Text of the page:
Fear, loathing, and corporate giveaways – TechCrunch


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Three themes this weekend, my dear friends. The first is fear, namely market concern. The second is disgust, or my knee-jerk reaction to particular information about the company. And finally, corporate gifts, a dive into a fascinating startup war. Let’s go!


DocuSign took a punch this week, with the electronic signature company’s stock price falling more than 40% on Friday as I write to you. This is one of the worst post-profit stock price moves I’ve ever seen, aside from cases of fraud or other corporate shenanigans.

What happened? DocuSign exceeded revenue expectations in its final quarter (Q3 FY2022). But the company’s billing – an indicator of future revenue – is significantly lower than expected. And the CEO of the company, Dan Springer, said this in his letter to investors:

After six quarters of accelerated growth, we saw customers return to more normalized buying habits, which resulted in billing growth of 28% year over year.

Springer believes the market is overreacting and intends to buy DocuSign shares next week. Are the markets taking too much advantage of what appears to be a return to more steady growth at DocuSign?

Maybe not? I’ve told people about it since it happened – including my dear friend Ron miller, which keeps me sane at work – trying to figure out if we’re seeing Wall Street impatience or something. I lean for the latter.

According to data from Yahoo Finance, DocuSign is worth around $ 27 billion after its huge declines. This is approximately 12.4 times its current execution rate. For an already publicly traded tech company showing strong signs of future revenue deceleration, who among us will stand up and say it’s too low?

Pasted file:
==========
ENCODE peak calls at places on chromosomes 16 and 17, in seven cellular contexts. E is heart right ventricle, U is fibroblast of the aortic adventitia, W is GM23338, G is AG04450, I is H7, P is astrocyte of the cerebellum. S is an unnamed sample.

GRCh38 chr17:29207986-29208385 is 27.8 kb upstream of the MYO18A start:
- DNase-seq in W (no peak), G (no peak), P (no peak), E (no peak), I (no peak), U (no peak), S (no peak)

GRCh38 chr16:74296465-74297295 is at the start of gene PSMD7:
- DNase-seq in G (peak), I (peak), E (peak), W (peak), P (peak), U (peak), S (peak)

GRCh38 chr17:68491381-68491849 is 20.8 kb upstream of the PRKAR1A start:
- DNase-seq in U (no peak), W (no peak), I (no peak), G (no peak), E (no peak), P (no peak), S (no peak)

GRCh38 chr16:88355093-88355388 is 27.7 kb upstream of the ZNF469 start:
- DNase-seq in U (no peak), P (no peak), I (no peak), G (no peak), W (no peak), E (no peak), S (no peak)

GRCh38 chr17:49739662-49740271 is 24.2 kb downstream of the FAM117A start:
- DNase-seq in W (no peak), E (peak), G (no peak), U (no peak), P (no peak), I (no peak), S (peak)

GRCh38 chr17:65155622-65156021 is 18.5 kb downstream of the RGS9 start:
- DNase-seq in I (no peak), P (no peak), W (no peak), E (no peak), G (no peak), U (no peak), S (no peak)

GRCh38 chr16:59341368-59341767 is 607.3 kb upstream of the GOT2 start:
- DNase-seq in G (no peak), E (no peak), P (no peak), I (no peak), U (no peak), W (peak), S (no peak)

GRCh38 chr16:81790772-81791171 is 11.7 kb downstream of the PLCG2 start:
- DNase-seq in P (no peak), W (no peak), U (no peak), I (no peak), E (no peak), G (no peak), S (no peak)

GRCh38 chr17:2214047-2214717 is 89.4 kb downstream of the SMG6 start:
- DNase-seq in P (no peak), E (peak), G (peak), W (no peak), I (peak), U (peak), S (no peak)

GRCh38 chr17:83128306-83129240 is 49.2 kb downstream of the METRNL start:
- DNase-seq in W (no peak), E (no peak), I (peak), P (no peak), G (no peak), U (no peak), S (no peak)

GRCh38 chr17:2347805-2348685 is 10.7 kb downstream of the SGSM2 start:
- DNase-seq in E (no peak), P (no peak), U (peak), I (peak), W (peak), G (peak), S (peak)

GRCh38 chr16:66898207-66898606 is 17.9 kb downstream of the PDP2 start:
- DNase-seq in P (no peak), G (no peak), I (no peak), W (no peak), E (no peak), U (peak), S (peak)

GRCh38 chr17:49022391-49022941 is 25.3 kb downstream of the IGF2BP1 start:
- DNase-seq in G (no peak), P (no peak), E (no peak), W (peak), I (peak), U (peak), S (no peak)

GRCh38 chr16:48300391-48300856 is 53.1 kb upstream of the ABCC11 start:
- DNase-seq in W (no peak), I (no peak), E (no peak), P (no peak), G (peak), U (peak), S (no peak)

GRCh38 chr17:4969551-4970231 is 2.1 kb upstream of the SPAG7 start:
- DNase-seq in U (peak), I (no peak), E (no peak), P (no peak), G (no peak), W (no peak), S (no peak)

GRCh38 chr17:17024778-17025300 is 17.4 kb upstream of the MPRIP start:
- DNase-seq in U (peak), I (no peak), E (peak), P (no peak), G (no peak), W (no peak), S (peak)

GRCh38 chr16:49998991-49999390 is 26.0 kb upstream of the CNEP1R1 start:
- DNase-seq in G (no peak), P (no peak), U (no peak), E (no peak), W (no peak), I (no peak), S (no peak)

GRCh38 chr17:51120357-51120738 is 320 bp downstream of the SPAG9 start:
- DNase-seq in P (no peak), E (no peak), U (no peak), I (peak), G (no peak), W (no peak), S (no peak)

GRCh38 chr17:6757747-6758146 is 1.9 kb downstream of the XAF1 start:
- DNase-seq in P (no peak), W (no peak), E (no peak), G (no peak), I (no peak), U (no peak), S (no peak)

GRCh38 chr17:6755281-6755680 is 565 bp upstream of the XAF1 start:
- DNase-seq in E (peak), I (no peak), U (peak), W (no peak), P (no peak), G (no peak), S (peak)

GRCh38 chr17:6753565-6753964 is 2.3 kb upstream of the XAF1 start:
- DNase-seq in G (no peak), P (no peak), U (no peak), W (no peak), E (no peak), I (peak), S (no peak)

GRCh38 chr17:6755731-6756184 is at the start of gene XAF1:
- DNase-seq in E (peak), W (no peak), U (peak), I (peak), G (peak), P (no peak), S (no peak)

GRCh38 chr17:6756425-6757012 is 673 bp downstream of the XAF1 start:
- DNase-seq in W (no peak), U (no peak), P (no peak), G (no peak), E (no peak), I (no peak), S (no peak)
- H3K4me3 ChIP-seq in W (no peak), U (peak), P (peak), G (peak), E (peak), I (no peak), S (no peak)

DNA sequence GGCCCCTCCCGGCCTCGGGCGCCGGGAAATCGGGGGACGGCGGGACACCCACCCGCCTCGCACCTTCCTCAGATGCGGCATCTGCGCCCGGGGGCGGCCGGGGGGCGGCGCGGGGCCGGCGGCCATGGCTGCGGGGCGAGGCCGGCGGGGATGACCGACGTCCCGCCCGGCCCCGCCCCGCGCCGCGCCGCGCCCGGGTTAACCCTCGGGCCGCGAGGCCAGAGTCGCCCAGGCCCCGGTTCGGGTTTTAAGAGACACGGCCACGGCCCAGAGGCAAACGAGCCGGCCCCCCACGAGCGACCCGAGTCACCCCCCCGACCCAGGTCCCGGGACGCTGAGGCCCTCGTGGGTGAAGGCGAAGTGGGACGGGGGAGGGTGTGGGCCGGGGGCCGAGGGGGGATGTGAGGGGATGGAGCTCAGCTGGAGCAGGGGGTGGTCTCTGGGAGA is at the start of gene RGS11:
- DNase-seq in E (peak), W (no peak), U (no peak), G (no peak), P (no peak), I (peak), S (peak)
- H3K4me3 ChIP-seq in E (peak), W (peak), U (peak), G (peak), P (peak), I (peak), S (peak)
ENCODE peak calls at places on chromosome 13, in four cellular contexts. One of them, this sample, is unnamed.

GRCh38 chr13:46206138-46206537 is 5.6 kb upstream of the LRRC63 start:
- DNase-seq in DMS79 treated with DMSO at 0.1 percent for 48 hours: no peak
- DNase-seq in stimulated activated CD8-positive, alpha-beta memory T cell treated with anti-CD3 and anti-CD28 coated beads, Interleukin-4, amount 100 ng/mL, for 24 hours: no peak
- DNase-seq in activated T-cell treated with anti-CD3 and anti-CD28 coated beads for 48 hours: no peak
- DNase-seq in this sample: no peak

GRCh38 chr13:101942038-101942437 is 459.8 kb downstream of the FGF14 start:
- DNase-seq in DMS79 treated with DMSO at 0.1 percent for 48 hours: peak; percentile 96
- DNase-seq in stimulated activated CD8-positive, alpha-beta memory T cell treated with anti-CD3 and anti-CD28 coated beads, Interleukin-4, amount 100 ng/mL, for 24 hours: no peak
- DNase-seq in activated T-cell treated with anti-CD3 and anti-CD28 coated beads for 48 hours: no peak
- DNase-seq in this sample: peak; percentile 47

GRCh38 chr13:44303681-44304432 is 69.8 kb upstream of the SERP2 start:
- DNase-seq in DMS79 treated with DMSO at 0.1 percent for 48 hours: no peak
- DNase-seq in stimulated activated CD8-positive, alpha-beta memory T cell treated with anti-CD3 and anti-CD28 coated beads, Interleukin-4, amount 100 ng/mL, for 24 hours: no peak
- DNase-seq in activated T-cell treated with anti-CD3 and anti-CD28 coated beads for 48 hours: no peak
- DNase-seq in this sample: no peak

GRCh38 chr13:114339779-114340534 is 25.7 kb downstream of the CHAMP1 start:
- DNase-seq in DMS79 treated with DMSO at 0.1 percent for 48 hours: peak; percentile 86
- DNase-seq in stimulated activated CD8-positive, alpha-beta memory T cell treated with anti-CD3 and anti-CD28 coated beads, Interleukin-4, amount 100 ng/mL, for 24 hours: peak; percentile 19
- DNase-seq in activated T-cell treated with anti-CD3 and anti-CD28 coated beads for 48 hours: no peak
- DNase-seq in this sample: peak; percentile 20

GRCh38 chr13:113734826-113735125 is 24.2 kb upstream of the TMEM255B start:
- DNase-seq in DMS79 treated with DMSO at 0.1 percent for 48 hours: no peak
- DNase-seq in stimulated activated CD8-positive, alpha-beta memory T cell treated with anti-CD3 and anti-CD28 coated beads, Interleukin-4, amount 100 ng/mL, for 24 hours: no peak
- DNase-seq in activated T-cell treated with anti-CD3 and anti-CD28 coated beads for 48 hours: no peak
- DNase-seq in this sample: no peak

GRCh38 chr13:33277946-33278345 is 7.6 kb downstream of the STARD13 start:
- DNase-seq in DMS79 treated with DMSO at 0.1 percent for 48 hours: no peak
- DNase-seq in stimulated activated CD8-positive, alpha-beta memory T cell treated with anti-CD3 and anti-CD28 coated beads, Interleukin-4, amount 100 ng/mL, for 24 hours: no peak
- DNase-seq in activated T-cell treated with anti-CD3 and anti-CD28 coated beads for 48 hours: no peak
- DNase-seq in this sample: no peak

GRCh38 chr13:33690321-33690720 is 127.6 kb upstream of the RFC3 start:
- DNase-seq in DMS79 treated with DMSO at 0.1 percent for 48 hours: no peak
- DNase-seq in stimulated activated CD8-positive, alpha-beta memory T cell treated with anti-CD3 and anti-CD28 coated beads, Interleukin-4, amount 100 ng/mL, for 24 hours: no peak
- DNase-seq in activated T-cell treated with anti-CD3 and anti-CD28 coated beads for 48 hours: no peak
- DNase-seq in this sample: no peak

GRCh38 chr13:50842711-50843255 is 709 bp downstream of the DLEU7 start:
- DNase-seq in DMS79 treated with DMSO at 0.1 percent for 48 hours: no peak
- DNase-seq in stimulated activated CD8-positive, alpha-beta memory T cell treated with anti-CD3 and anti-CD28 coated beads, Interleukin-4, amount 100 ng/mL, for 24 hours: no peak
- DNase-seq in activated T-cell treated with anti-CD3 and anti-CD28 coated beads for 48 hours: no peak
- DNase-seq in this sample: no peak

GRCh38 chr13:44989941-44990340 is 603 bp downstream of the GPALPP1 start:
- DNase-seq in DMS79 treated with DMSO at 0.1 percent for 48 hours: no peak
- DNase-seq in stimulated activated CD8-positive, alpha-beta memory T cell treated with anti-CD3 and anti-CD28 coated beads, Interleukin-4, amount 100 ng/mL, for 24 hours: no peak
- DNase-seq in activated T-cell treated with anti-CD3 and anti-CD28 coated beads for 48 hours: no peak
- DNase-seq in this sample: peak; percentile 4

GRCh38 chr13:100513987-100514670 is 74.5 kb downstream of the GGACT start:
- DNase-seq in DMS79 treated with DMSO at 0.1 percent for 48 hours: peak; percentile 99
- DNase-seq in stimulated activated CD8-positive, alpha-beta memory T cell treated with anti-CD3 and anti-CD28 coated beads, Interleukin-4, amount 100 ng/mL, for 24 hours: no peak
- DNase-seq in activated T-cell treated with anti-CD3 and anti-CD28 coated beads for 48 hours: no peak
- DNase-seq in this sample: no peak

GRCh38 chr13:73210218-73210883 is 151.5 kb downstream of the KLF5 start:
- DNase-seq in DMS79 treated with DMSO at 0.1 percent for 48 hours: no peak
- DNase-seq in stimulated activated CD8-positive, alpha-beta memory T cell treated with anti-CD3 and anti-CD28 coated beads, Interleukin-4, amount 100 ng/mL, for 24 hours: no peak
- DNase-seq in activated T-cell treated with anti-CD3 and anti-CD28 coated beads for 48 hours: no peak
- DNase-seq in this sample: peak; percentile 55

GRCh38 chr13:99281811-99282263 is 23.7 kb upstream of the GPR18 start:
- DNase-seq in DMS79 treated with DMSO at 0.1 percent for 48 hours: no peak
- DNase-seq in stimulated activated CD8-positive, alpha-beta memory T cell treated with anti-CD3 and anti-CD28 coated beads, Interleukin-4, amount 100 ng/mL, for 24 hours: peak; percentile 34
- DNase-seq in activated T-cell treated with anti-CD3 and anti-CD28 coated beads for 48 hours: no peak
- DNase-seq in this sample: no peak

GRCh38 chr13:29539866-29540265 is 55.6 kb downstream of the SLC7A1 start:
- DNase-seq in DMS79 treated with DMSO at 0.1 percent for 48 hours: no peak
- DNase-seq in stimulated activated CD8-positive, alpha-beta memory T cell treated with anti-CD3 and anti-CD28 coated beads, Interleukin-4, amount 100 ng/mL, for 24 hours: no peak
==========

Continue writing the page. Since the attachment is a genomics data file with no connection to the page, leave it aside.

Lots of people, but that’s because the general climate for multiple SaaS has been so hot for so long. Not too much A long time ago, DocuSign at 12.4 times its current execution rate after posting 28% billing growth would have been good, if not good. So could a return to previous standards be in the air?

Fear. This is what I expect to taste if we see multiple cutbacks among software companies. Thus, a large number of bets in the private market were placed on the hope that public valuations of comps would remain high. But after a few horrible days for tech stocks more generally this week, the tech climate may finally shift from a 100% risk weight to something more balanced.


Better.com withdrew three quarters of a billion dollars from its PSPC debut, giving it access to sufficient funding for its operations. Then he laid off some of his staff. The CEO said 15% during a call with the laid-off employees. Better insist that the number is actually 9%. The gap is huge, given the CEO was reading memos and claiming he called to execute the layoffs. If he made the decision, how did he get the wrong number?

Either way, here’s a master class on how not to lay off a huge stack of your workers:

(We have of course kept a copy of the video, in case that version is withdrawn.)

Remember: you are not family at your workplace. You are an asset that he wants to take advantage of and profit from!